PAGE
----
I played Cyberpunk 22.214.171.124 (R Talsorian Games, 1990) back in the 90s, like everyone I knew. The Finnish translation was superb, an improvement over the original, and very popular in the local scene. We house ruled it heavily. Later editions haven’t been very good, and we stopped playing in the genre.
In 2020, the year the original game was set, two exciting releases were on the horizon: Cyberpunk RED, a new edition of the original RPG, and the videogame Cyberpunk 2077, based on that game. I wanted to run games in that world, and re-read 126.96.36.199, and found it too old school to bear. The Life Path system is fun, but everything else I could do without.
I tried to channel my creativity into writing, and released two short adventures/scenarios usable with any cyberpunk game system: Mrs. Wong’s Better Than Real Pork Chops (no good gangbangers) and Outside, Looking In (nomads).
They aren’t what you’d call traditional cyberpunk gaming. I have no interest in writing or running the sort of games we played as kids, spending all day kitting out our characters with as much murder gear as we could, and then spending the rest of the session, if we even got to it, in a protracted gunfight. I’m a lot more interested in the punk of cyberpunk – subverting the ultra capitalist system, making technology work for the little guy, taking on the establishment, DIY happiness, creativity in a world of breadcrumbs fallen from the table of the rich and the mega corporations.
You could say that what I was making was a counter reaction to my strong need to return to the games of my youth. I have a longing for them, but I don’t want a rerun of what we did back then.
Since there wasn’t a system to play them with, I had to roll my own. Systems For Punks was released after brief playtesting, and I kept it as concise and simple as I could.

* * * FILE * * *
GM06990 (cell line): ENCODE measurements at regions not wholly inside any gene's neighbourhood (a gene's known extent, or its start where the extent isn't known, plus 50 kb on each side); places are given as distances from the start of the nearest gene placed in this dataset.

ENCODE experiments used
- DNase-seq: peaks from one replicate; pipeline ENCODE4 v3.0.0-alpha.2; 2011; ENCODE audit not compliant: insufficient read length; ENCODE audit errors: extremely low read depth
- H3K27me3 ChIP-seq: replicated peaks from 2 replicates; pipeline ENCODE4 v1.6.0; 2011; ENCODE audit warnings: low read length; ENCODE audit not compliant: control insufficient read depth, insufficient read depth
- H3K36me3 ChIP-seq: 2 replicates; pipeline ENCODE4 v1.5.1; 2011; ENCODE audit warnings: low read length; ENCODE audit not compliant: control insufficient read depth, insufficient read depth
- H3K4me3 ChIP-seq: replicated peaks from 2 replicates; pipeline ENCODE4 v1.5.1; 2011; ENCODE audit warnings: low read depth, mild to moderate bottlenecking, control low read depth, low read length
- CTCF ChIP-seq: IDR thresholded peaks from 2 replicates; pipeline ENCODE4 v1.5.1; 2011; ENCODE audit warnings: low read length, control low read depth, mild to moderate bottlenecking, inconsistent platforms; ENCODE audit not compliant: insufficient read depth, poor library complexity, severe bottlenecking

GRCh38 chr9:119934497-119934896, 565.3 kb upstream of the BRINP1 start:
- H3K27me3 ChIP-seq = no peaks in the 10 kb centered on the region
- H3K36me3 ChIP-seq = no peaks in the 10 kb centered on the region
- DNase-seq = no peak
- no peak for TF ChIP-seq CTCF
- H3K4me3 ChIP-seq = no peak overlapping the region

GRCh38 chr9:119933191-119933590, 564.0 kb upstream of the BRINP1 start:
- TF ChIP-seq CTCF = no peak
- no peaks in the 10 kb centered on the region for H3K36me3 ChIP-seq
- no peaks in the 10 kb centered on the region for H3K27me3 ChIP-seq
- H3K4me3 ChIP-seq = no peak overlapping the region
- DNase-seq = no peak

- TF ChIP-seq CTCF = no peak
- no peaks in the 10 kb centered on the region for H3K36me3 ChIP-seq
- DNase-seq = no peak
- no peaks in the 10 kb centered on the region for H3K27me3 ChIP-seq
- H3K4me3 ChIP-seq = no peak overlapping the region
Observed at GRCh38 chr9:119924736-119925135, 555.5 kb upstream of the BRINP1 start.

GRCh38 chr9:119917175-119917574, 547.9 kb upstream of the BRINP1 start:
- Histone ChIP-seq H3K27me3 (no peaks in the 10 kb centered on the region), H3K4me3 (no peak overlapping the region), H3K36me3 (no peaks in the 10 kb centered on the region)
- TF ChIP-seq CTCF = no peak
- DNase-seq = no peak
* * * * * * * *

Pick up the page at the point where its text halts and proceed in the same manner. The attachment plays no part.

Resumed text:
I got so into it that I illustrated the whole text, something I haven’t done in decades.
Being in Night City
When Cyberpunk 2077 was released, suddenly you could see, hear, and interact with an immersive Night City – just like you imagined, but so much richer, busier, louder, just more. I was excited to play cyberpunk tabletop games already, but the videogame ignited a need in me.
Then a new edition of the RPG, Cyberpunk RED, was released, and I expected to cast my half-finished system aside and move to the new game. I was not impressed. None of the changes from 188.8.131.52 felt good, and it didn’t have any systems I wanted to play with. The character classes especially feel off to me, like they belong in a different world. As RED wasn’t the system I was going to use for my Night City adventures, I returned to my own design.
Systems For Punks
I wrote the game to be setting agnostic. It doesn’t do anything weird with the genre, and as long as your needs are high stakes action, ultra violence, netrunning, and high drama, it should work well for you. Despite my counter culture beginnings with this work, it’s pretty vanilla in practice. The less traditional stuff is in the scenarios, and they’re separate from the game text.
The game works with a D6 dice pool. Only the highest result counts.
You spend resources to add points to the outcome. I wanted to bring player agency to how much they invest in a conflict, and I like the bidding feel of Fate, and wanted some of that.
It doesn’t have a bespoke combat system. The conflict resolution works for combat, and combat specific things like damage are built into the mechanics. Netrunning does have a few optional extra rules.
It doesn’t have anything like the Life Path system in R Talsorian’s games. Instead, I’ve written highly specific scenarios like the two I’ve released to build colorful, dramatic characters.
As of 1.40 in January 2024, I’m still not quite happy with the resolution mechanic. It is too easy to end in a tie. Ganging up on someone helps with that.